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March 27, 2006Legislation to benefit diamondback terrapins
Legislation that will benefit the protection of diamondback terrapins was recently passed by the South Carolina General Assembly.
The bill, now enacted into state law, revamps a previous law which was set back in 2000 and rescinds the S.C. Department of Natural Resources’ (DNR) authority to issue permits for those interested in harvesting and marketing terrapins. The bill also provides that “it is unlawful to take or possess diamondback terrapins for a commercial purpose,” and states that a person may obtain no more than two terrapins for a non-commercial purpose. Increased penalties for violators were also enacted.
For more information, contact Dale Theiling, assistant director of the DNR’s Marine Resources Division Office of Fisheries Management, at (843) 953-9390 in Charleston, or send an e-mail to firstname.lastname@example.org.
Diamondback terrapins occupy estuarine environments, tidal channels, and marshes from Massachusetts all the way to parts of coastal Texas. A 20-year biological assessment of diamondback terrapins in four tidal creeks near the Kiawah River has noted a population decline since the early 1990s. According to Marilyn Blizard, a frontrunner for the conservation group that has formed on Kiawah Island to help protect the diamondback terrapins, “The populations inhabiting Terrapin Creek on the Kiawah River have dwindled from a plentiful number to one single terrapin, and this is a cause for concern.” The status of terrapin populations elsewhere in the state is unknown.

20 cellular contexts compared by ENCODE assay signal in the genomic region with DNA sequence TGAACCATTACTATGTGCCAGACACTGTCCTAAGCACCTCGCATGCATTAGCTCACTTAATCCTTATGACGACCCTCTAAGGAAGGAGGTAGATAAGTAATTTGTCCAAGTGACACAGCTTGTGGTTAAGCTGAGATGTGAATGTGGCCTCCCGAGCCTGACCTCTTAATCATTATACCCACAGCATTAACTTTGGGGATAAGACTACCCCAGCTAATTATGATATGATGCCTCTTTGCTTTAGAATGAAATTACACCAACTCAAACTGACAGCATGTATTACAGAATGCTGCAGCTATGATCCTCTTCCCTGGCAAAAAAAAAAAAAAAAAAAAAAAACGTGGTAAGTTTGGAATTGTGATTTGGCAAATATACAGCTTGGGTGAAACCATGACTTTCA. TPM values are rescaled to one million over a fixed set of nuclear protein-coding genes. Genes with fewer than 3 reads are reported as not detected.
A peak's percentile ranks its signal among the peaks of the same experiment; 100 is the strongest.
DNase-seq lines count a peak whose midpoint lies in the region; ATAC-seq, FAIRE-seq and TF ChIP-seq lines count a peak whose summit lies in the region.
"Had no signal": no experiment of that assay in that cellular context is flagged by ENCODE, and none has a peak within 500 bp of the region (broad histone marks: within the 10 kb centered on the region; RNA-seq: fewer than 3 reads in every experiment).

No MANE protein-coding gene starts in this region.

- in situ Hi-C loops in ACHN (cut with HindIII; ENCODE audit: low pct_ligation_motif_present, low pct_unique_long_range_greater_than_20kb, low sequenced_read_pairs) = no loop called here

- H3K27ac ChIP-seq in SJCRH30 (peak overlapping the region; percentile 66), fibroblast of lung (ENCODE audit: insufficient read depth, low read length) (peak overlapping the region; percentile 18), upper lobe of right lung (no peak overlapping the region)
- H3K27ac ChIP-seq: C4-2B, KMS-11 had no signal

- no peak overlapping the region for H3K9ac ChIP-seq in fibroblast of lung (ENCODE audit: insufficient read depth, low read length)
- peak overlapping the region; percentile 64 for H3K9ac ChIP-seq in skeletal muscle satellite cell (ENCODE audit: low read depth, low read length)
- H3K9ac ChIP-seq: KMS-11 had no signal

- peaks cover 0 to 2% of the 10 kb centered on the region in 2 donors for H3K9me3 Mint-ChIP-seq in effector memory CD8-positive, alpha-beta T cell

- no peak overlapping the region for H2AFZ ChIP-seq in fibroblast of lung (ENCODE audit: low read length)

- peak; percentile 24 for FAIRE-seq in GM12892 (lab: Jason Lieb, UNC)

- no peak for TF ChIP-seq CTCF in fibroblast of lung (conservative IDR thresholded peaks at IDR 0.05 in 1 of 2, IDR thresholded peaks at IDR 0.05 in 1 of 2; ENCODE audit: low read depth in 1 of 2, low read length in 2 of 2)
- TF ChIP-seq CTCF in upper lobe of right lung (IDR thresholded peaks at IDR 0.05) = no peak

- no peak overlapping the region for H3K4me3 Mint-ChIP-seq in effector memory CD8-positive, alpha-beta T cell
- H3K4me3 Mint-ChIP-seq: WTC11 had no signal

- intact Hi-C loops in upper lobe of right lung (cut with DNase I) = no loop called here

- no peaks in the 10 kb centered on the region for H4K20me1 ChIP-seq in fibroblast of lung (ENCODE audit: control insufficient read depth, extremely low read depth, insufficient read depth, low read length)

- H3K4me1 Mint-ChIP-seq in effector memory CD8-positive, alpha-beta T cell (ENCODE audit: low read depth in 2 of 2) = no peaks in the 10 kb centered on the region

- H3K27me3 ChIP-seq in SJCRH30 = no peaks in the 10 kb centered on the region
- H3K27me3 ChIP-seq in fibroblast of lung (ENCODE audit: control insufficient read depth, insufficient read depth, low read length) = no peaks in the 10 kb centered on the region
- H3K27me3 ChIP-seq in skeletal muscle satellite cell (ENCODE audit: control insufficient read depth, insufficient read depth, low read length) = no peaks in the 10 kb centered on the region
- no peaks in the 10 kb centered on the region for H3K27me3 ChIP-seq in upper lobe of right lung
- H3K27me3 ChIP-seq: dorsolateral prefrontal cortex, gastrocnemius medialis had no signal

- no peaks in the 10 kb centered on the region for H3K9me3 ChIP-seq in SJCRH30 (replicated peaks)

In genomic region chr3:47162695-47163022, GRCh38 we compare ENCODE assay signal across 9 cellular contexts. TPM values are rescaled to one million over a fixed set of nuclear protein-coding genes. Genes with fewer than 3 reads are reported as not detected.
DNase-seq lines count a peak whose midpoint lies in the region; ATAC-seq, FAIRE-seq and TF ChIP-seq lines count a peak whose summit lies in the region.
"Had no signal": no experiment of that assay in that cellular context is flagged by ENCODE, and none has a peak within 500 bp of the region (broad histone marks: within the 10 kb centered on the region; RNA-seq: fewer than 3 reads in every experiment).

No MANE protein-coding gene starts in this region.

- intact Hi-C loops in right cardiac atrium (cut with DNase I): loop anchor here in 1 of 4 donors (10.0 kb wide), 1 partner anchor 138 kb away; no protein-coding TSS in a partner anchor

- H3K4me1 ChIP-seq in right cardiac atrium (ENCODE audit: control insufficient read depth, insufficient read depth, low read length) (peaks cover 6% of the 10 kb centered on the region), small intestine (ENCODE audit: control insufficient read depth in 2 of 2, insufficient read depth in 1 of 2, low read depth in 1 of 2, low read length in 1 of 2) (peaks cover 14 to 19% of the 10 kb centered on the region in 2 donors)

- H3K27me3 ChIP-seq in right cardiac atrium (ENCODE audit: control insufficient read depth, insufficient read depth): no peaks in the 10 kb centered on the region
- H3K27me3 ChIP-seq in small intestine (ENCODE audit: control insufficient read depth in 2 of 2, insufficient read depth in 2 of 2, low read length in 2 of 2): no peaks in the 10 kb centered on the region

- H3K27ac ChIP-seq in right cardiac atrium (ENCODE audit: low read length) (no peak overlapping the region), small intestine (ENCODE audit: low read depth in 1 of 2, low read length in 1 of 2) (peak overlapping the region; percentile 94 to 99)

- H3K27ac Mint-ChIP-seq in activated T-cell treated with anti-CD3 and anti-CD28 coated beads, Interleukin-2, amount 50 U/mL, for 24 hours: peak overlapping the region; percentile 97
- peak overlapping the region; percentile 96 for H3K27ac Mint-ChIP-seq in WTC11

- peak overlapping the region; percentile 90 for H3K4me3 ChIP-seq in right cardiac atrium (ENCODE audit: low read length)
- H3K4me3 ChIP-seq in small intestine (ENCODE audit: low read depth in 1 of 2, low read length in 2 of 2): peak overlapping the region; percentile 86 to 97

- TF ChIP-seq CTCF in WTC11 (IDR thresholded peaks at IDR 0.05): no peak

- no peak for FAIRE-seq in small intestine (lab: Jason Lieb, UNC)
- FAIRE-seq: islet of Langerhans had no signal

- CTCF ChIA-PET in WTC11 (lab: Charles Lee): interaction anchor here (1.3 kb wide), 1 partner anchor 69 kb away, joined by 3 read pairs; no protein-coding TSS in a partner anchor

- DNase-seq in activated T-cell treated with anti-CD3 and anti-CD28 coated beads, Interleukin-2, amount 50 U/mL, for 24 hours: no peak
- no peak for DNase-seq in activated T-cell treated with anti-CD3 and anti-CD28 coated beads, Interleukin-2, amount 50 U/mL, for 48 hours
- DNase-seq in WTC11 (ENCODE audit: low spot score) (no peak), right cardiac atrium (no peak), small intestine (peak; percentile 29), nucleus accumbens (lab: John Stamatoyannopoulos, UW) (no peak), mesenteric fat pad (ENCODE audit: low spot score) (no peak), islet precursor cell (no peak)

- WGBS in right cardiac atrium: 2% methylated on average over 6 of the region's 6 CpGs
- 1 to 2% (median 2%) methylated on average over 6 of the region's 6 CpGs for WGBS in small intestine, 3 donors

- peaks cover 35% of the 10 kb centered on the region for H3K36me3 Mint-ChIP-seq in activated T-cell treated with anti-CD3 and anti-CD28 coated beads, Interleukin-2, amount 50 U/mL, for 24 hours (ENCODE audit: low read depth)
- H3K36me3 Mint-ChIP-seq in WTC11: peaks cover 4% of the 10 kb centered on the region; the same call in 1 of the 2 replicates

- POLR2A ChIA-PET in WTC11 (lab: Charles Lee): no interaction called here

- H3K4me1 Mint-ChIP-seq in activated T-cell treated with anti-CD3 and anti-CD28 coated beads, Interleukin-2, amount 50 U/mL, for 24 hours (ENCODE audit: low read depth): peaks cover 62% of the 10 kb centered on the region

“The enactment of the diamondback terrapin legislation is not only a good deed for South Carolina, but other states, like Maryland, are now looking at the path we are taking to help protect the terrapin populations,” Blizard said.
Until 2000, an open commercial season to fish for the terrapins existed, although DNR has not documented a commercial fishery since the mid 1970s, according to Theiling.
In earlier decades, a long-term interest in the commercial harvest of diamondback terrapins for their edible qualities likely led to a decrease in population status. Commercial fishermen used gill nets to catch the terrapins, but with an increase in bycatch, the interest in fishing for the diamondback terrapin waned. In 2000, the DNR was granted responsibility to issue permits for commercial fishermen wanting to harvest and market diamondback terrapins. Theiling noted, however, that the permits have never been requested, and one has never been issued. With the recent legislation, the harvestable opportunity for diamondback terrapins has been taken away, a positive step in the species’ protection.
Although the commercial interest in diamondback terrapins seems to have subsided, other factors have generated a greater need for their protection. Increasing concern for terrapin populations mounted among local conservationists over growing coastal development, degradation of terrapin habitat, incidental catch in recreational crab pots, and the commercial pet trade. A Diamondback Terrapin Working Group was formed in 2004 with the support of DNR biologist DuBose Griffin, and locally, an active group on Kiawah Island spearheaded a campaign to rewrite the legislation that has been recently enacted. The group also distributed bycatch reduction devices for crab traps to Kiawah Island, John’s Island, and Beaufort residents, and sponsored a “Save the Diamondback Terrapin” program.
- Written by Anna Martin -